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English Premier League Season Review: City Never Sleeps

In a title race defined by attrition, Manchester City pulled away from the competition with astonishing precision

Getty Images/Ringer illustration

This Premier League season is difficult to review for one main reason: Though it ultimately returned to some form of order, historians will need to understand just how wild it was when looking back. On the surface, the past 12 months have been just like any other recent year in world history: A wealthy club won the league, The Walking Dead embarked on yet another series, and Jeff Bezos got even richer. Beneath that, though, it was all change; given the terrifyingly fast spread of a global pandemic, we were lucky, in some sense, to watch any soccer at all. This was typified when Shakhtar Donetsk found themselves having to play Real Madrid in the UEFA Champions League, despite the COVID-related absence of ten first-team players. (Somehow, they won.) This review of the 2020-21 Premier League season is therefore written with an asterisk of gratitude to all the players, coaches, and other non-playing staff who did their best to create a spectacle in conditions that were often exceptionally grim.

Player of the Year: Rúben Dias, Manchester City

It has to be Dias, not because he was the most eye-catching player or out of sympathy for defensive players never truly getting their due, but because, in a season of unprecedented turbulence, he was quietly, magnificently steady. Being an elite center back these days, given the huge amount of ground they are asked to cover, can sometimes look like the sporting equivalent of being sent all by yourself to guard Yellowstone National Park. But Dias didn’t mind that task: He hopped off the plane from Portugal and went to work. Thanks in large part to him, Manchester City conceded less than one goal a game. Thanks to him, the light blue machine moved smoothly from zero to warp speed. His utter dominance of the backline cannot be overstated: At times, Pep Guardiola was able to cram most of his players into the final third of the pitch, knowing that Dias could regulate the play perfectly in the event of an opposition counterattack. What’s more, Guardiola knew that Dias had a range and subtlety of passing that would intimidate most central midfielders (and more than a few attacking ones).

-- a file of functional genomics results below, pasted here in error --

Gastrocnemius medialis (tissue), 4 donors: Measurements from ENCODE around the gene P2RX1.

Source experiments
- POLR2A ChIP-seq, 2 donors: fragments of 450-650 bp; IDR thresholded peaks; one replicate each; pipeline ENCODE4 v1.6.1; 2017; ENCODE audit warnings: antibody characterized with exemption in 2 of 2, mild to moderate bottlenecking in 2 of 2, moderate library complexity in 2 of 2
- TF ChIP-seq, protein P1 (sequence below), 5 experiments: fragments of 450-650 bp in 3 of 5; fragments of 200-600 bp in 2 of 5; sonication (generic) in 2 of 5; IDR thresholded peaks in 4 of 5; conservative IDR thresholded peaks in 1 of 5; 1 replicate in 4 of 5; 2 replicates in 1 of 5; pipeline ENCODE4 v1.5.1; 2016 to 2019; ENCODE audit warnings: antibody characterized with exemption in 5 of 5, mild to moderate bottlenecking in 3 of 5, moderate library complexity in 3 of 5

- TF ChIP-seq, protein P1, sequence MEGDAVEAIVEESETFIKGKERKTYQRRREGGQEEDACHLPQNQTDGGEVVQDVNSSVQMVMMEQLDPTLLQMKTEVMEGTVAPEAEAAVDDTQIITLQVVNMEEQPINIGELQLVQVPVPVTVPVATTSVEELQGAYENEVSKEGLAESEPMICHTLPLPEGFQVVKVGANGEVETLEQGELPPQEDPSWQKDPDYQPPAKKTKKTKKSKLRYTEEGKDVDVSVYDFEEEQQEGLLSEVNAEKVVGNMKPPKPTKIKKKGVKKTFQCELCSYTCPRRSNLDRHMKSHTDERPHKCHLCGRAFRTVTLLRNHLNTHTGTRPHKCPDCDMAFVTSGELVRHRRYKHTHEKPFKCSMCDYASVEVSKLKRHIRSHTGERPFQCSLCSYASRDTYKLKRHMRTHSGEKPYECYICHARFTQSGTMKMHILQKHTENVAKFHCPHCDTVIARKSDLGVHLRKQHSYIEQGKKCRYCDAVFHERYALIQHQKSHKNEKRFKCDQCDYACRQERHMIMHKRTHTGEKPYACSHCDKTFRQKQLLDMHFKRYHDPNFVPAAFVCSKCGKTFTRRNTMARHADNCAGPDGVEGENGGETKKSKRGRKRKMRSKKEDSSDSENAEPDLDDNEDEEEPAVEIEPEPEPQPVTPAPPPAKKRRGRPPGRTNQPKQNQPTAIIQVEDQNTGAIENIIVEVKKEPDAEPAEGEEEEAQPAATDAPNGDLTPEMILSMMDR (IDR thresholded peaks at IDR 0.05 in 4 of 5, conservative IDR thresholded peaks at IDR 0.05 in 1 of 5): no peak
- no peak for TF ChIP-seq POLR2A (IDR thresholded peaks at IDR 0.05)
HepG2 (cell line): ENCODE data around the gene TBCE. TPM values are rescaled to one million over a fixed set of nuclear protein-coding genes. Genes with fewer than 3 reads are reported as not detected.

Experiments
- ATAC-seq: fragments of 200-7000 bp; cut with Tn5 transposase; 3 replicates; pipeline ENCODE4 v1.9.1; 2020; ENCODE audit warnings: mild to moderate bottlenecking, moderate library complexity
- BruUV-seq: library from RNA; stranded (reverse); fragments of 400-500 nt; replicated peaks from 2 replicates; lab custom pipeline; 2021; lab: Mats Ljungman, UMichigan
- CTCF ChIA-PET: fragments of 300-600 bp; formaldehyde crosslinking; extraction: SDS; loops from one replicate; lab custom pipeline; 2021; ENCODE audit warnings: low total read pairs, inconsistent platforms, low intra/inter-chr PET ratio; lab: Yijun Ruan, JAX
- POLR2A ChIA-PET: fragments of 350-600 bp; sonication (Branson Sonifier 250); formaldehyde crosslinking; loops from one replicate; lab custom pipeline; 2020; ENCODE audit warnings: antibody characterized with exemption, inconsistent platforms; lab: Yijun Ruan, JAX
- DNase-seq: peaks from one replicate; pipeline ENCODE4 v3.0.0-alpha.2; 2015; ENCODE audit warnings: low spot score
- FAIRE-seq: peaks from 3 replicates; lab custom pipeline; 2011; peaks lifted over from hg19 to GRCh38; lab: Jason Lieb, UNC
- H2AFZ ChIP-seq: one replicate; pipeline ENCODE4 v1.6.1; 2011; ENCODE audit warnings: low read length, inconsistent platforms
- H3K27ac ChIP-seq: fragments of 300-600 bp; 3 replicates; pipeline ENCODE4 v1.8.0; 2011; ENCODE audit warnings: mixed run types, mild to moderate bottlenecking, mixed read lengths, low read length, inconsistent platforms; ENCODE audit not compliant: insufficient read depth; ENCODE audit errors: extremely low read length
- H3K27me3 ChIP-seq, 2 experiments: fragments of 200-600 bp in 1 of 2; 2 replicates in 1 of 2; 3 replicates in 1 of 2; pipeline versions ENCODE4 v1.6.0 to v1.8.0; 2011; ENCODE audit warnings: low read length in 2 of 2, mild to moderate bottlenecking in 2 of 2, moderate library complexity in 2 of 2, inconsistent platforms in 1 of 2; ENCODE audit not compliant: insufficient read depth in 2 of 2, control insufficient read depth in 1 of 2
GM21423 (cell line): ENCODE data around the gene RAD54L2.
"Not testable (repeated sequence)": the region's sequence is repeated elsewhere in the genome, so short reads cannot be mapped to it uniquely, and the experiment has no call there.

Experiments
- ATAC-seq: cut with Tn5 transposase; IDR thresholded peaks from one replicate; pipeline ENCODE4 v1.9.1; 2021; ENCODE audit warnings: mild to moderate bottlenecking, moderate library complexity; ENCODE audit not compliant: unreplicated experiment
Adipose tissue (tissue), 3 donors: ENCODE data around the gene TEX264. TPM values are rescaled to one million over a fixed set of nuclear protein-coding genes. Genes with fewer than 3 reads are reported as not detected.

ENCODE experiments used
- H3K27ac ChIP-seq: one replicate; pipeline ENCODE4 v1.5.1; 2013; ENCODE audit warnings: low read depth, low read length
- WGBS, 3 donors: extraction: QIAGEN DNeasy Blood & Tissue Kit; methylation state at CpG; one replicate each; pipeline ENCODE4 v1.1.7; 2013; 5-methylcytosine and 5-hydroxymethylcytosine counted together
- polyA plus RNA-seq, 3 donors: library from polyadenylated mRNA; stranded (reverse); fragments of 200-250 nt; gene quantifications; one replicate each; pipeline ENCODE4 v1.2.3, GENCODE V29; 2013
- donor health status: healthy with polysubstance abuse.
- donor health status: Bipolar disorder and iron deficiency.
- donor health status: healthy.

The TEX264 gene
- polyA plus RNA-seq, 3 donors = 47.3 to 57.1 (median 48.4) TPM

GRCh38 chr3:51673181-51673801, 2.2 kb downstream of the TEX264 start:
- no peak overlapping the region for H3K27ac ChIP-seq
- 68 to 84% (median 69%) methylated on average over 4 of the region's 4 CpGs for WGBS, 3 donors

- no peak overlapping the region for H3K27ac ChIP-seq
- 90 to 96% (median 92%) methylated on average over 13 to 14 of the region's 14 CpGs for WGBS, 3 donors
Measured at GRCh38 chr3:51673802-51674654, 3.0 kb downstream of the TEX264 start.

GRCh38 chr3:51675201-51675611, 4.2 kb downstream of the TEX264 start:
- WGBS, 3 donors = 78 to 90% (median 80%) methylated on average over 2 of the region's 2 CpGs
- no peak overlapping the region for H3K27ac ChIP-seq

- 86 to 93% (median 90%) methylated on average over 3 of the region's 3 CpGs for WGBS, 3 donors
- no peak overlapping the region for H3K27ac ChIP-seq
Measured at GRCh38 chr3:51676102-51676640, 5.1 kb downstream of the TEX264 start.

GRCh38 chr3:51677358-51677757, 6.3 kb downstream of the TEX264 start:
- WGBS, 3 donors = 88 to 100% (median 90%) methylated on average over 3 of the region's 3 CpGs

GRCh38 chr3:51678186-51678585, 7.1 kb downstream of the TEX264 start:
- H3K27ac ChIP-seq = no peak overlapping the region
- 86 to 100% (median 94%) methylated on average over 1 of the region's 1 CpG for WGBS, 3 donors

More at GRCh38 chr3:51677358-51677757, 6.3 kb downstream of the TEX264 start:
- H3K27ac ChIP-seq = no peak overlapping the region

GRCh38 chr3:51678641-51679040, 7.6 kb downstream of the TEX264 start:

Spirit of the Year: Jack Grealish, Aston Villa

This award is for the player whose style most embodied the spirit and soul of the season, and that is why it has to be Jack Grealish. He defined 2020-2021. Indeed, there is arguably no one with a more wholesome enjoyment of being a footballer than Grealish. He is half-man, half-calf muscle, his flailing hair barely contained by a band, his mind primed for attacking mischief. As everything we knew about the game was falling apart, collapsing into dust, there was Jack, scampering barefoot through the wreckage. He missed a third of the season with a shin injury, but he had long ago provided perhaps Aston Villa’s signature performance: a masterpiece in a 7-2 win over Liverpool, in which he scored twice, provided three assists, and even nutmegged Virgil van Dijk.

Manager of the Year: David Moyes, West Ham United